Although generality is good, we might ask what the "ideal" abstraction for a particular application is. In my opinion, it is a programming language that is designed precisely for that application: one in which a person can quickly and effectively develop a complete software system. It is not general at all; it should capture precisely the semantics of the application domain - no more and no less. In my opinion, a domain-specific language is the "ultimate abstraction".
One approach is not to directly program the GPU, but to use library provided (domain-specific) high-level parallel primitives (map,fold,reduce,..) to describe the computation. The library in question then compiles the final low-level code. These libraries are often implemented as domain-specific embedded languages. Topic is a subject for active research, but some more or less mature implementations already exist, some of which are:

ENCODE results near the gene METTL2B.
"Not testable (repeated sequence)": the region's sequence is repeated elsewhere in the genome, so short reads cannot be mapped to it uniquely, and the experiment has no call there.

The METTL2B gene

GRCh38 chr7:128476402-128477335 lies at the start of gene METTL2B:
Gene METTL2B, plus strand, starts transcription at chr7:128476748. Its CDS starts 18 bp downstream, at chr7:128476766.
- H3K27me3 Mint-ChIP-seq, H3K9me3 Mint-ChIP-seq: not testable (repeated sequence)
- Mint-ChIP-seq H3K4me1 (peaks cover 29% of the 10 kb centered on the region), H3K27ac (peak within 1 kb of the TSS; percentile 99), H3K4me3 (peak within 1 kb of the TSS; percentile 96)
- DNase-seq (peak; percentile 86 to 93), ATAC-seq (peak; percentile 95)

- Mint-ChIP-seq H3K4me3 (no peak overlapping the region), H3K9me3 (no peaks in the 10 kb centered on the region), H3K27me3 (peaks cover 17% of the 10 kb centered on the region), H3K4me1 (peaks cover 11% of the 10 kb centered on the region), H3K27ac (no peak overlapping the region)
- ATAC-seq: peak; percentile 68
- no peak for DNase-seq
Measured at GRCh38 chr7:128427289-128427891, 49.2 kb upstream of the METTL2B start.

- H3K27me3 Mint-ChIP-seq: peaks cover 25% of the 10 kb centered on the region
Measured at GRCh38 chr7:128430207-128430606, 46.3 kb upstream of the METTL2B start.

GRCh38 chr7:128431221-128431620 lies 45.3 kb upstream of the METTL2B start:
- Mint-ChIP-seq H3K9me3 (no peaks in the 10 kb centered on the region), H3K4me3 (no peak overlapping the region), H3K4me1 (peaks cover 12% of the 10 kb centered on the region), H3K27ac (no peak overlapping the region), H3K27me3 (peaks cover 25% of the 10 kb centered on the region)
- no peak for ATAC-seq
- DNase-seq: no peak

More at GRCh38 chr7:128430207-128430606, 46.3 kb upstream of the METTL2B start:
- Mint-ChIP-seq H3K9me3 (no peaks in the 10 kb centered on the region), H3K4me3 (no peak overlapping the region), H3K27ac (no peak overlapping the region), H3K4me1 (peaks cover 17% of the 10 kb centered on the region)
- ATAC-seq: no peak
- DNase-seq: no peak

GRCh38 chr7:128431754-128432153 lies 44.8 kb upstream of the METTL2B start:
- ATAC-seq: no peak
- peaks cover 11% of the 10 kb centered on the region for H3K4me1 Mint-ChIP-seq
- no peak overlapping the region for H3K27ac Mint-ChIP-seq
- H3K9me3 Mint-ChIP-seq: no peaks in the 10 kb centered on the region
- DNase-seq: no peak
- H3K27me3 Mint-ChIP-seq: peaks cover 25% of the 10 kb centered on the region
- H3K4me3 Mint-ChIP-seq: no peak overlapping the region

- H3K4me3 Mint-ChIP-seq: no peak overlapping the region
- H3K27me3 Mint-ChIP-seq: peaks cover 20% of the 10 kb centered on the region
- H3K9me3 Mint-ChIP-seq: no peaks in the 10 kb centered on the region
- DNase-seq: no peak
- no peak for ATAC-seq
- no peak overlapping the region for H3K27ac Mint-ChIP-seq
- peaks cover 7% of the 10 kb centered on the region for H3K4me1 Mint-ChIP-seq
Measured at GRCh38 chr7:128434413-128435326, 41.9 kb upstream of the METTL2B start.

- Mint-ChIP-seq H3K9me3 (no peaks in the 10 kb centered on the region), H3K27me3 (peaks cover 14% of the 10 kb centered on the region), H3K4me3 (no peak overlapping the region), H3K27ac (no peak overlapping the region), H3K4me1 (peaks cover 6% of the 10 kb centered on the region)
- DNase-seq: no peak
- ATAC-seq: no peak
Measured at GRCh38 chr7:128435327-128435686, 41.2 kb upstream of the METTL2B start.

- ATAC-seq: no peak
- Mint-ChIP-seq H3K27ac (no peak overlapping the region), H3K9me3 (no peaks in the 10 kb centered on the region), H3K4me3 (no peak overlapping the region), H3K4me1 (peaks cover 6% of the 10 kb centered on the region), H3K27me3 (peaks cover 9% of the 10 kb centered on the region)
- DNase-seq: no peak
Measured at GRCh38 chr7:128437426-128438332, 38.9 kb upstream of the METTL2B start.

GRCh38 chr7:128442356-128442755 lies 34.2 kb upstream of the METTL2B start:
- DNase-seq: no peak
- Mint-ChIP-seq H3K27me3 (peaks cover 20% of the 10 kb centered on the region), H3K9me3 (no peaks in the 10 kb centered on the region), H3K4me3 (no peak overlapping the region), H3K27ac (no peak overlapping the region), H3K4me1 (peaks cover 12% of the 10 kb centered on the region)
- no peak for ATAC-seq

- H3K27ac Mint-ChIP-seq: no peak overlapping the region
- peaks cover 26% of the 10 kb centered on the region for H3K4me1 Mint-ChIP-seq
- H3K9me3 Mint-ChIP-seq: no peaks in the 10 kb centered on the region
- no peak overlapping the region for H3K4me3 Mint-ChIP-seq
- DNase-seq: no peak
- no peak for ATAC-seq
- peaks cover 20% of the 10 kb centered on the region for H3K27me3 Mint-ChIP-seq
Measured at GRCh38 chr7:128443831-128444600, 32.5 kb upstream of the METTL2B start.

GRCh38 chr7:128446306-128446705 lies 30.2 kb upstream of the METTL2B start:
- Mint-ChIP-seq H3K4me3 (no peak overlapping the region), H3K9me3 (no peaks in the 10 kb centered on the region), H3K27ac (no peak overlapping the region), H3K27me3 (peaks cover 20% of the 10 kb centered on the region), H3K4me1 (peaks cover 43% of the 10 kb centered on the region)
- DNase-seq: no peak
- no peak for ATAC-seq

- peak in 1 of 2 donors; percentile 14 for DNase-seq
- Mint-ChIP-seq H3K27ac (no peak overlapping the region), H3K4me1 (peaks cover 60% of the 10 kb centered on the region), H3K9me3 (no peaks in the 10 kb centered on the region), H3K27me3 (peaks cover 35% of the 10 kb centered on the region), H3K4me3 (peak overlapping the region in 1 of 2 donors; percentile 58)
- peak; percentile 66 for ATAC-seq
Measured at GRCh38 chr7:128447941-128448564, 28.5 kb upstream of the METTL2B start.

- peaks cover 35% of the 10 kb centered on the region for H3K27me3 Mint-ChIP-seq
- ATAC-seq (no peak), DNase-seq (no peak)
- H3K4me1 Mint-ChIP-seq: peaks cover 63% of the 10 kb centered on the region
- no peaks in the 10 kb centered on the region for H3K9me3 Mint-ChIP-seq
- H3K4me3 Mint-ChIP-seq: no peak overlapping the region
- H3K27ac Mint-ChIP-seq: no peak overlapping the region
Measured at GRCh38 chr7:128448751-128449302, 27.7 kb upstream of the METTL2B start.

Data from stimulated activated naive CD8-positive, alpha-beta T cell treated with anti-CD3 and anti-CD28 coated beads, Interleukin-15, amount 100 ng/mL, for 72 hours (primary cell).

- thrust provides STL-like algorithms for C++ while targeting CUDA and OpenMP as backends.
- ArBB implements a parallel array programming library for C++ built on a general purpose virtual machine targeting SSE, AVX and possibly MIC in the future.
- accelerate is an embedded language for array computations in Haskell and at the moment implements backends for CUDA and ArBB.